"...I find it to be an extremely deceitful and hypocritical community, run almost entirely by females who redefine narcissism. The women I interact with in the feminist movement are employed by organizations that say the exist to 'make the world a better place' for women, yet in reality, they make the world a living hell for women they interact with. Simply put, it is unacceptable for men to oppress women, but it is perfectly acceptable, even expected, for women to oppress other women."

Repeatedly we find stories of women who have gone to such shelters in an attempt to manage their own anger being told that instead they were the "victims." And that happens even though they admit to abusing their mates. We have found more than one story of lesbians who were afraid to go to the local shelter because their abusers worked there. Women who have simply quarreled with their intimate partners report attempts at what amounts to brainwashing when they end up at such shelters. And there are several indications that such brainwashing succeeds in many cases, especially in cases where the "victim" is all too willing to blame everyone but herself for her problems.

We also hear reports from various sources that, in addition to indoctrination and proselytizing, shelters subject women who go to them to abuse and intimidation by other women who are either on the staff or staying at the shelter, and act as centers for lesbian seduction as well.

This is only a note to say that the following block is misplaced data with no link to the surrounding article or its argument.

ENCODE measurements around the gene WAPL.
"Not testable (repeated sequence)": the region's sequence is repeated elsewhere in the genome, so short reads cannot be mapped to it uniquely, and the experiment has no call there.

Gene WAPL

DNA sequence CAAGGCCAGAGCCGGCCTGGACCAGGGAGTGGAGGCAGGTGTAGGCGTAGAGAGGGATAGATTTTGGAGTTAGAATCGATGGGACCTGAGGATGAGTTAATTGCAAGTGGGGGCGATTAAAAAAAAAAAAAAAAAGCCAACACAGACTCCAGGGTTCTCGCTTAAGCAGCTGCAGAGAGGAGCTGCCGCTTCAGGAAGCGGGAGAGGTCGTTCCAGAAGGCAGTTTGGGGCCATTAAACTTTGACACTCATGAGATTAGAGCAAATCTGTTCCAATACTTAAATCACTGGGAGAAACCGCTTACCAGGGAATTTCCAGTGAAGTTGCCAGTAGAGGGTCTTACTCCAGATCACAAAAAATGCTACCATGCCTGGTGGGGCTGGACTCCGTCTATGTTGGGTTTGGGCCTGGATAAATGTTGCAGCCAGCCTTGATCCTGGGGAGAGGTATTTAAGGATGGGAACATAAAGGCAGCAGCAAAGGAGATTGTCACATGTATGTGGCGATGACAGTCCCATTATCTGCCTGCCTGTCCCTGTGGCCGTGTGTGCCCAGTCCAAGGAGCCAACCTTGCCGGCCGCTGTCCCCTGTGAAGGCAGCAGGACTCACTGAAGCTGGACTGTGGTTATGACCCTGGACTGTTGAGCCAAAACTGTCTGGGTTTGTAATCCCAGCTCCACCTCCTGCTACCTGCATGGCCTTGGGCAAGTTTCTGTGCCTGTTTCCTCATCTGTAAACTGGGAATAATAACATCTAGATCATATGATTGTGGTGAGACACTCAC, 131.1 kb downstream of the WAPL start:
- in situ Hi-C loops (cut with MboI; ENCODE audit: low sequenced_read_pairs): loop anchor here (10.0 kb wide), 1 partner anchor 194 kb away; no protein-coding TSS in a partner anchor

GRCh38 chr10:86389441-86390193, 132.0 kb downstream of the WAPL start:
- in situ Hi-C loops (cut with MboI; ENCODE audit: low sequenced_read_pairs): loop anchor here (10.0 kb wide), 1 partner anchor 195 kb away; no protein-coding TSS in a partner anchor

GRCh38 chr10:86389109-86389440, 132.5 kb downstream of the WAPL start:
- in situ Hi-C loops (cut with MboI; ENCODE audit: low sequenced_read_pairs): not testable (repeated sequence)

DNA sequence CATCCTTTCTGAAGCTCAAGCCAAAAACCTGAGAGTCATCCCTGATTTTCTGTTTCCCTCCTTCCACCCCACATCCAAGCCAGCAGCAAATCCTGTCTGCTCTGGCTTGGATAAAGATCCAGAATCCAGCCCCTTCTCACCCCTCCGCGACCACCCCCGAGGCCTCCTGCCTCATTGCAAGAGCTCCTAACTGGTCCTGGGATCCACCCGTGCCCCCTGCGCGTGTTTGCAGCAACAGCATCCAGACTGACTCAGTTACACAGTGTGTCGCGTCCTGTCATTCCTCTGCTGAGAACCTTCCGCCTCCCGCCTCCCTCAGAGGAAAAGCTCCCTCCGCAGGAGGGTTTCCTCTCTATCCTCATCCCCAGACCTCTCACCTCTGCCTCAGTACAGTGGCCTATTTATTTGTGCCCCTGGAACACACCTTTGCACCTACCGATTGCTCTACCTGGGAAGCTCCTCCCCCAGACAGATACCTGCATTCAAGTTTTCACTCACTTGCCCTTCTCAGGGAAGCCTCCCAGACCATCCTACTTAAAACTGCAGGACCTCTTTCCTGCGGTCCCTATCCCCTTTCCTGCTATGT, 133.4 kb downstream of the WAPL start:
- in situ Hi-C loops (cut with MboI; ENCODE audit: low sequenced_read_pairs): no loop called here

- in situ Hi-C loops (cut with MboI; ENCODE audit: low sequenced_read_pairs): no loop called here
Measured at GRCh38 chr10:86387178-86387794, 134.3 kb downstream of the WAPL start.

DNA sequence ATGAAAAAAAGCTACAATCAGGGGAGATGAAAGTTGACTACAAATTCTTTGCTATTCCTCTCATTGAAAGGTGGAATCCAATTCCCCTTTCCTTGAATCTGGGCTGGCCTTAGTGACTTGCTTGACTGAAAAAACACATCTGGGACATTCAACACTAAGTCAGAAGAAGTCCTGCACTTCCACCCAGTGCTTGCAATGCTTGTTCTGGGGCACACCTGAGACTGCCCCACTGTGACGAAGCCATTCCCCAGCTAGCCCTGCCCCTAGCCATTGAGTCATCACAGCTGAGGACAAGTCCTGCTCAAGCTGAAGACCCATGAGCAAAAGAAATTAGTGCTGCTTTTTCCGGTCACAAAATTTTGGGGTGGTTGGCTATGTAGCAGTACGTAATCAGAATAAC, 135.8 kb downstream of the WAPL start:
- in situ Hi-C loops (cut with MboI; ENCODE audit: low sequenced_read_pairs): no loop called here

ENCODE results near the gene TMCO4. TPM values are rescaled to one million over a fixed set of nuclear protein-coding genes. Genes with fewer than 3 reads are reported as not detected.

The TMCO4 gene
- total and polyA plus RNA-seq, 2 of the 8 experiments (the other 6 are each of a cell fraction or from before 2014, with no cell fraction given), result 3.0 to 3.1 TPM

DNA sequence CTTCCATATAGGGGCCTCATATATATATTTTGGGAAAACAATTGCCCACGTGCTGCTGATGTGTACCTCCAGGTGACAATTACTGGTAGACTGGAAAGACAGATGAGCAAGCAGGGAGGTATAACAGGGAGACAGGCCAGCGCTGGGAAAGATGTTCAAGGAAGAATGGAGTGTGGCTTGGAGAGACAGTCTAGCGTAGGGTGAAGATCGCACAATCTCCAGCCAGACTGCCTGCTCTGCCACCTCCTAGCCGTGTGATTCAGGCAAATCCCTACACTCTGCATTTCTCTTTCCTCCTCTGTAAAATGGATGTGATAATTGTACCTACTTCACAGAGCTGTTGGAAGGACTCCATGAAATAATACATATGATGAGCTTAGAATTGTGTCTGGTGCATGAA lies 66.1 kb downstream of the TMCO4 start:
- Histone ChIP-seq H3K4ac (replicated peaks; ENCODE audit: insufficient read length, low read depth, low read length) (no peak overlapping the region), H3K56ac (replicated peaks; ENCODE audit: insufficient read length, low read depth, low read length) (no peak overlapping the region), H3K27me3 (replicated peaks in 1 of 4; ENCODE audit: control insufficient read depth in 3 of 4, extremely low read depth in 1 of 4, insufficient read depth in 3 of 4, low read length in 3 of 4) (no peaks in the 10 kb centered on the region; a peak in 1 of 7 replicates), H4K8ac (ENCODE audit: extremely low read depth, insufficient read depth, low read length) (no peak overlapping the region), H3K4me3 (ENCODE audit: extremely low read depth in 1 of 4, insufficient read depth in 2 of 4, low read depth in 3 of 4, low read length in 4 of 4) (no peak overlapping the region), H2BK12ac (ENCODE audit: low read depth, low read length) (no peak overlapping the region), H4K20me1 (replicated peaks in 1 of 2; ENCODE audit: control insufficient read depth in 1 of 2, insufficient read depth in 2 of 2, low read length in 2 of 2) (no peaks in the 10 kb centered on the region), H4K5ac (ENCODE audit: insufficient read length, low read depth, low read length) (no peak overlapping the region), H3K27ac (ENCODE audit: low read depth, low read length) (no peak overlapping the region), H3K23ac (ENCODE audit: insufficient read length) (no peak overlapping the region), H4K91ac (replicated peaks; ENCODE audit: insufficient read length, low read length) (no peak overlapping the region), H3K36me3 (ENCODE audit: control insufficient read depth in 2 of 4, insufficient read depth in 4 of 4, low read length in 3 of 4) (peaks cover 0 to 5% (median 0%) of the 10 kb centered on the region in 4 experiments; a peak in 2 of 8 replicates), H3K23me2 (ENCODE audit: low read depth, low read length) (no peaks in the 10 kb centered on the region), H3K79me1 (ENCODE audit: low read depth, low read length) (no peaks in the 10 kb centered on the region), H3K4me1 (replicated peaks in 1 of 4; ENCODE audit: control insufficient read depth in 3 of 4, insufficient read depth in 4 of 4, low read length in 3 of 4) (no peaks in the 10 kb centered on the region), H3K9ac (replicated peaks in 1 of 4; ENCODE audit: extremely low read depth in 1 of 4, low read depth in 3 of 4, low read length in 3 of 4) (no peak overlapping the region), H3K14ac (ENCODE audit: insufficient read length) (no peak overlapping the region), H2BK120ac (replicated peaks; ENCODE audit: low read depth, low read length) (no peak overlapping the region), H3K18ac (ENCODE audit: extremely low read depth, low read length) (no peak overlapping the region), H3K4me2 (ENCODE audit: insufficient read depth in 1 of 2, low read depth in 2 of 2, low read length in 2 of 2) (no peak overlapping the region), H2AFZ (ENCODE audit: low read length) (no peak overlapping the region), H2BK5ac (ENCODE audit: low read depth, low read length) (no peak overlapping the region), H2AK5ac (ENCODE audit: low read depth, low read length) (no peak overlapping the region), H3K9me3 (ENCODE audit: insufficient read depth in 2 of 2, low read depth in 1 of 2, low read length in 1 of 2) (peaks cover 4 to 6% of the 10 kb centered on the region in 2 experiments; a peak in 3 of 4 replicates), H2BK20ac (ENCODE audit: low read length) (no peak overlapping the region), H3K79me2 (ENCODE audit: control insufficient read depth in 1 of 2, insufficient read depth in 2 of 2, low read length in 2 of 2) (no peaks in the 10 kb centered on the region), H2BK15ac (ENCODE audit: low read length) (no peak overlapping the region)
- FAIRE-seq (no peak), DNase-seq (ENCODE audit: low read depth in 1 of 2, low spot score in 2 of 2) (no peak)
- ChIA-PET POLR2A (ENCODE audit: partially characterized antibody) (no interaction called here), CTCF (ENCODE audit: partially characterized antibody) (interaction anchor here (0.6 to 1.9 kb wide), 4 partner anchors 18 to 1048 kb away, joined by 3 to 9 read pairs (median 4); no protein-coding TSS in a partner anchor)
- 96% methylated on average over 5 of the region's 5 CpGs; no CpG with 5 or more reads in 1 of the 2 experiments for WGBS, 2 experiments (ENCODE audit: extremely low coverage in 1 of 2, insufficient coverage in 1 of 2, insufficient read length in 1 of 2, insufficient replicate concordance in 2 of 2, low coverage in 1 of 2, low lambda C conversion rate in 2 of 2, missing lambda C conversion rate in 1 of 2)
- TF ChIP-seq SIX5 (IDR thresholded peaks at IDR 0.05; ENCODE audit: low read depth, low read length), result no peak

We do not think there is much public support for corrupting women's shelters into centers for Marxist ideology that promotes hatred and strife between man and woman, and proposes to substitute lesbianism for heterosexual relationships.

Many people, of both sexes, who have achieved any degree of maturity have male friends, relatives, acquaintances, or associates who have been abused or battered by wives, girlfriends, or female relatives. Their personal experience denies the feminist mantra that it is always the man who batters, and the woman who is the victim.


 

Refuge tradition turned on its head

Top

Our tradition of providing a refuge for women and children, and taking them to that safe harbor in times of danger, has been turned on its head by current domestic violence laws. Instead, when police are called today it is the male who is jailed and barred from his home. The woman is thus left in the place where she claims to be in danger. That violates the patrimony, evolved from biological necessity, we have of providing protection for women. And if the man is removed, and the omnipresent restraining orders are effective, why is a woman's shelter needed at all?

It is a tragedy that such a noble goal has been so corrupted by a venal few for their political and personal gain. But the problems of helping abused women, children, and men persists and begs for real, functional solutions.

On the following pages we examine the history of such shelters, and what has been discovered by a preeminent worker in the field. Our hope is that useful solutions to the problem of domestic violence may be implemented.

Our intent is to fix the problem, not the blame.

 

Top


 

| EJF Home | Find Help | Help the EJF | Comments? | Get EJF newsletter | Newsletters |

| Domestic Violence Book | DV Site Map | Data tables | DV bibliography | DV index |

 

| Chapter 6 — Shelters For Battered Women |

| Next — Erin Pizzey |


 

This site is supported and maintained by the Equal Justice Foundation.

Last modified 5/18/15